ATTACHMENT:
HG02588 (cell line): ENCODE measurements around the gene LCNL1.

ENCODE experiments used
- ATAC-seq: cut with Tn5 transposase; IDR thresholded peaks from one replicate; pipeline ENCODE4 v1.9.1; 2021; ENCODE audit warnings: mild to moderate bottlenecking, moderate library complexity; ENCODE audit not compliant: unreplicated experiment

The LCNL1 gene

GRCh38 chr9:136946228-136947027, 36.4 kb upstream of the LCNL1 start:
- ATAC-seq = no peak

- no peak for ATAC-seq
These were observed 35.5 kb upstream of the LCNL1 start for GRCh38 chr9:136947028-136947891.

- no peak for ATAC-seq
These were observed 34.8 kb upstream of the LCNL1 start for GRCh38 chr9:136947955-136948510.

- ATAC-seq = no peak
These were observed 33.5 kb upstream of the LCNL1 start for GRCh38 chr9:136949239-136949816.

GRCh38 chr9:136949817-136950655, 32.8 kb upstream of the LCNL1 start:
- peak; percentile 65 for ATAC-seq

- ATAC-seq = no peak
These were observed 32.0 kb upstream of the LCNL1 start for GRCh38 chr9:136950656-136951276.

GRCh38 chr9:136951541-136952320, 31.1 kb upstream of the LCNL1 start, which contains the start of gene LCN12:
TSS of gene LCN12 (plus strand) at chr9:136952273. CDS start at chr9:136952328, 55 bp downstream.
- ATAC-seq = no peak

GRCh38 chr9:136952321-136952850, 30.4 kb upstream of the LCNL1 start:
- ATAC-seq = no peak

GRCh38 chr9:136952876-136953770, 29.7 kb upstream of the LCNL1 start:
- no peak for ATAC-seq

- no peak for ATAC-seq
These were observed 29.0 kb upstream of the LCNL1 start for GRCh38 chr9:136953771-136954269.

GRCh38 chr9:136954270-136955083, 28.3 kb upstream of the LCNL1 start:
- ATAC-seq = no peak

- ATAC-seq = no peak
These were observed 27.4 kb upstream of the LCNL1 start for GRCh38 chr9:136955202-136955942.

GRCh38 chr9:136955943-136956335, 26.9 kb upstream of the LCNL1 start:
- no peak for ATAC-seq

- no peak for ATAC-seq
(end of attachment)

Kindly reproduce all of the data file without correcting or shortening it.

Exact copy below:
HG02588 (cell line): ENCODE measurements around the gene LCNL1.

ENCODE experiments used
- ATAC-seq: cut with Tn5 transposase; IDR thresholded peaks from one replicate; pipeline ENCODE4 v1.9.1; 2021; ENCODE audit warnings: mild to moderate bottlenecking, moderate library complexity; ENCODE audit not compliant: unreplicated experiment

The LCNL1 gene

GRCh38 chr9:136946228-136947027, 36.4 kb upstream of the LCNL1 start:
- ATAC-seq = no peak

- no peak for ATAC-seq
These were observed 35.5 kb upstream of the LCNL1 start for GRCh38 chr9:136947028-136947891.

- no peak for ATAC-seq
These were observed 34.8 kb upstream of the LCNL1 start for GRCh38 chr9:136947955-136948510.

- ATAC-seq = no peak
These were observed 33.5 kb upstream of the LCNL1 start for GRCh38 chr9:136949239-136949816.

GRCh38 chr9:136949817-136950655, 32.8 kb upstream of the LCNL1 start:
- peak; percentile 65 for ATAC-seq

- ATAC-seq = no peak
These were observed 32.0 kb upstream of the LCNL1 start for GRCh38 chr9:136950656-136951276.

GRCh38 chr9:136951541-136952320, 31.1 kb upstream of the LCNL1 start, which contains the start of gene LCN12:
TSS of gene LCN12 (plus strand) at chr9:136952273. CDS start at chr9:136952328, 55 bp downstream.
- ATAC-seq = no peak

GRCh38 chr9:136952321-136952850, 30.4 kb upstream of the LCNL1 start:
- ATAC-seq = no peak

GRCh38 chr9:136952876-136953770, 29.7 kb upstream of the LCNL1 start:
- no peak for ATAC-seq

- no peak for ATAC-seq
These were observed 29.0 kb upstream of the LCNL1 start for GRCh38 chr9:136953771-136954269.

GRCh38 chr9:136954270-136955083, 28.3 kb upstream of the LCNL1 start:
- ATAC-seq = no peak

- ATAC-seq = no peak
These were observed 27.4 kb upstream of the LCNL1 start for GRCh38 chr9:136955202-136955942.

GRCh38 chr9:136955943-136956335, 26.9 kb upstream of the LCNL1 start:
- no peak for ATAC-seq

- no peak for ATAC-seq